Author Topic: All the colors in the Rainbow...but how many of them!  (Read 518 times)

Offline Dresden

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All the colors in the Rainbow...but how many of them!
« on: April 29, 2017, 09:19:37 PM »
okay, soooo, thought to post this in the fancy color Diamond section because its about fancy color diamond of course  ;D

as i slowly get the the point of this post...

so we seem to know that fancy colors are rarer than other diamonds, i would say from my opinion the rarity of colour would go in this order, though i could be wrong, rarest is pure violet, next maybe it would be pure red, then maybe pure purple and so on and so forth

yellow seems to not be all that rare but who does not like a sunny Diamond!

it all has got me wondering how many more fancy color diamonds are out there left to be mined? will we run out soon, will we discover new mines with new deposits - some how i don't think we will discover new colors  ;D

i also got wondering are there diamonds under the sea, as in under the sea floor somewhere or even out of space! obviously i am not scientific or an expert at any of these subjects  ;D


Offline oldmancoyote

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Re: All the colors in the Rainbow...but how many of them!
« Reply #1 on: May 01, 2017, 02:23:56 PM »
How many is a good question... to which I think no-one has the answer, other than "a finite amount". Bear in mind that until 1700 diamonds were only known to come from India, then Brazil was added and for nearly 200 years that was it. Then came South Africa, Russia and several other places. It looks like current mines in Australia are getting exhausted - including one of the main sources of pinks (Argyle mine), and we know much of the Earth's surface well enough to make major discoveries relatively unlikely.

This said, there are still areas that are relatively poorly known from a geological point of view - poorly enough that more mines could be found e.g. under ice caps in Greenland and Antarctica, in Siberia or in central Africa.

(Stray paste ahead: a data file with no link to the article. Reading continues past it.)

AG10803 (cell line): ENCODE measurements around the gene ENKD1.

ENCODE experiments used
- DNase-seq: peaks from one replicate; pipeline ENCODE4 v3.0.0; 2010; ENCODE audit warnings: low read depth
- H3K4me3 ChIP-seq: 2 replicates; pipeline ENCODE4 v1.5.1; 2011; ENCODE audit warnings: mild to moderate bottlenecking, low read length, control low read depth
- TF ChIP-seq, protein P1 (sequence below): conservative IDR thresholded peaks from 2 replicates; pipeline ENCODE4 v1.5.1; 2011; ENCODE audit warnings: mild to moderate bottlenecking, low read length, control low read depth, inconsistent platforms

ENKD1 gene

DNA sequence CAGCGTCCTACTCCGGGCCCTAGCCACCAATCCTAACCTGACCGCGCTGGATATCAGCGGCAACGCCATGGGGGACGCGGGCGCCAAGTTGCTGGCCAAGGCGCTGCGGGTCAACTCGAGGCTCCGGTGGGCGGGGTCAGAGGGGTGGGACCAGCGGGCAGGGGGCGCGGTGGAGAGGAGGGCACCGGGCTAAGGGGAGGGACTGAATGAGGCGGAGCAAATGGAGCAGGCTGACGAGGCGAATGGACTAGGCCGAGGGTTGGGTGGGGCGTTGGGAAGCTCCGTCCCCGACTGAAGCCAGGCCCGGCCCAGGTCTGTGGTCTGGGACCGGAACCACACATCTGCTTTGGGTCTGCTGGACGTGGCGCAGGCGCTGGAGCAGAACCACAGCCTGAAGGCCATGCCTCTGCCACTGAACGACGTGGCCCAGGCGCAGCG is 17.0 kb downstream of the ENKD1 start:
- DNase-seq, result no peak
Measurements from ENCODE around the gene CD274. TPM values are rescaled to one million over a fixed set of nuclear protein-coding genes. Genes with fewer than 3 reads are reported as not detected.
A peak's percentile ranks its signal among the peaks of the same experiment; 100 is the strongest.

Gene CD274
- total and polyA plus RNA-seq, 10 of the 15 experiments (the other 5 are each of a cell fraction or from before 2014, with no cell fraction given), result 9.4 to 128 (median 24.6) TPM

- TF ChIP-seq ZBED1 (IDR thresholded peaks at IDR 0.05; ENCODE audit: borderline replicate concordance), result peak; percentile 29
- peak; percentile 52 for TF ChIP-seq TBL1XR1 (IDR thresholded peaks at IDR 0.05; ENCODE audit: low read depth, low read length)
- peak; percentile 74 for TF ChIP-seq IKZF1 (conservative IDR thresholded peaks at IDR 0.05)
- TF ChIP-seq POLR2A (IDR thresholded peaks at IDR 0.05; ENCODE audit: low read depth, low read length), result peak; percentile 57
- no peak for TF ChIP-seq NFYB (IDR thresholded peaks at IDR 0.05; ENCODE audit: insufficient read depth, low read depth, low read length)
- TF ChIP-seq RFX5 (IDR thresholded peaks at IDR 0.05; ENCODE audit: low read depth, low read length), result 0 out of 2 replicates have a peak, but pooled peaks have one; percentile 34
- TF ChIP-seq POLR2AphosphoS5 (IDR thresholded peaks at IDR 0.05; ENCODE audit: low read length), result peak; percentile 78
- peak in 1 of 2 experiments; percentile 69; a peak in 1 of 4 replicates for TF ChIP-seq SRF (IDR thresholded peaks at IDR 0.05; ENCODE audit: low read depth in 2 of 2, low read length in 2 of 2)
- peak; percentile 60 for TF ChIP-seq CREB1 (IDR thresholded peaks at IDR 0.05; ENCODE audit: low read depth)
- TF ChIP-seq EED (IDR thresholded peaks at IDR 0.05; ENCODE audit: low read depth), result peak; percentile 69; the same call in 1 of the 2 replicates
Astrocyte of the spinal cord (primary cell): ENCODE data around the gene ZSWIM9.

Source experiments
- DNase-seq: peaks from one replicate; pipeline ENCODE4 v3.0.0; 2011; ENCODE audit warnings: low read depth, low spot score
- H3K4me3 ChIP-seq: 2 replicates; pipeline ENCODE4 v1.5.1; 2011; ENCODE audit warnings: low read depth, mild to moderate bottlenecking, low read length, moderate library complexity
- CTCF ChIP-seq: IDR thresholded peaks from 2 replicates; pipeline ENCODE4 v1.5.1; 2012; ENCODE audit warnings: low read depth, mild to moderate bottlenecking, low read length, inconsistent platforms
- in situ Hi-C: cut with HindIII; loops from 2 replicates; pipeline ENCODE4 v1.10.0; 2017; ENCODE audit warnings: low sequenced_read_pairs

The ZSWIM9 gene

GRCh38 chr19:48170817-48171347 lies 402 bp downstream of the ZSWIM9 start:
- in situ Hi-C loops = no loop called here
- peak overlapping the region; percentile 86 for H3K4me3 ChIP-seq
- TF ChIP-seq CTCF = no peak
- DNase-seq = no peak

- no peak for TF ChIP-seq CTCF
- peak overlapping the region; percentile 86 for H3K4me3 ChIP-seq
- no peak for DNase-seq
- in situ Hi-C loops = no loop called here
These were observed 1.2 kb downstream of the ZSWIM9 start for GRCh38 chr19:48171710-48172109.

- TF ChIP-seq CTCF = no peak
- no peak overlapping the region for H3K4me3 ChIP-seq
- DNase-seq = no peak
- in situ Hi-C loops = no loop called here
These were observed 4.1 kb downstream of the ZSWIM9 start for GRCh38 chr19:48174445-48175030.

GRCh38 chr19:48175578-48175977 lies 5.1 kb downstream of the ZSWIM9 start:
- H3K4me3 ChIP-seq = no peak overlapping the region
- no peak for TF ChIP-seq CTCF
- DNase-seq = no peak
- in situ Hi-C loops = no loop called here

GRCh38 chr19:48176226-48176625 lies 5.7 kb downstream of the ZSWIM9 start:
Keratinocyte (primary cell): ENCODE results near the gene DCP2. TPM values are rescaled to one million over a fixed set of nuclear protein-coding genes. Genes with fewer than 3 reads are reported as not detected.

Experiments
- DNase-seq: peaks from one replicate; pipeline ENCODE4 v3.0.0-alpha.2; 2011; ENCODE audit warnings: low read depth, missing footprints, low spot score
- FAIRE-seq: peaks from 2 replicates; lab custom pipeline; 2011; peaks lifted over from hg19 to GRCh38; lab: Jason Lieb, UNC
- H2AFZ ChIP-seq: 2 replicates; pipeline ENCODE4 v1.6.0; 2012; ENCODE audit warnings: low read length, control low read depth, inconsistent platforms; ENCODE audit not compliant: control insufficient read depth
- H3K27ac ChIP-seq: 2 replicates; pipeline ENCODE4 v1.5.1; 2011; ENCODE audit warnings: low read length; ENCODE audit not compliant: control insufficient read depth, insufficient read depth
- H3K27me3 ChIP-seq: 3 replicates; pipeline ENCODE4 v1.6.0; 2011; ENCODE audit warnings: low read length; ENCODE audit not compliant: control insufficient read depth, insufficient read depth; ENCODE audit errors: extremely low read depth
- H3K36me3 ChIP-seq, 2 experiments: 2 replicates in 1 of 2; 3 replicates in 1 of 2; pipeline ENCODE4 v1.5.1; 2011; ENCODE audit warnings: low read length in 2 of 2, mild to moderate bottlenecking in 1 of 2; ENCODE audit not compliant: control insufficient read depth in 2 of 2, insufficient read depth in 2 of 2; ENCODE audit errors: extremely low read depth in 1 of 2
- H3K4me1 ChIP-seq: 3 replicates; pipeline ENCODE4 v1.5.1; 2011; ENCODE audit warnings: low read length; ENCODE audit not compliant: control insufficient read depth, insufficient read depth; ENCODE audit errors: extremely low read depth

Re: yellow: it's very common not least because most yellow diamonds are so coloured by the presence of nitrogen, which also helps the growth of the diamond crystal. In other words, it's easier for a large(r) diamond crystal to be (somewhat) yellow than to be perfectly colourless, which makes things like the Cullinan even more unique.

"New colours" is an interesting question: human vision sees whatever colours it sees and it's unlikely to change (except for currently rather extreme scenarios involving bionics), and while one can argue that there are infinite hues even within the Red-Violet spectrum, the human eye/brain ability for discrimination is finite...

I don't see (!) how totally new colours could be found, because the spectrum is already covered: we know of violet, indigo, blue, green, orange, yellow and red diamonds today, but there is a chance that new "never-seen-so-far" hues exist, and there are very good chances that no single human being has ever seen all those that exist: Stephen Hofer's rather monumental (750 pages) reference book about coloured diamonds ("Collecting and Classifying Colored Diamonds") has - as far as I can remember - nothing looking like these two, which were (are) however available to buy through DBL:

Diamonds under the sea floor are unlikely (at least unless we figure out ways of mining directly from the mantle): I think the oldest sea floor is about 200 million years, while most mined diamonds are significantly older than that. On the other hand, diamonds in outer space do exist: they are found (very small ones, so far at least) in meteorites called carbonaceous chondrites, and it is possible that some star nuclei are made almost exclusively of carbon, so once the star has finished its "active life" and blown off its outer layers in a supernova explosion what is left behind is effectively a giant diamond (or maybe a huge Lonsdaleite crystal? I don't think anyone has studied what happens to the crystallography of carbon under such extreme pressure/temperature) Ref: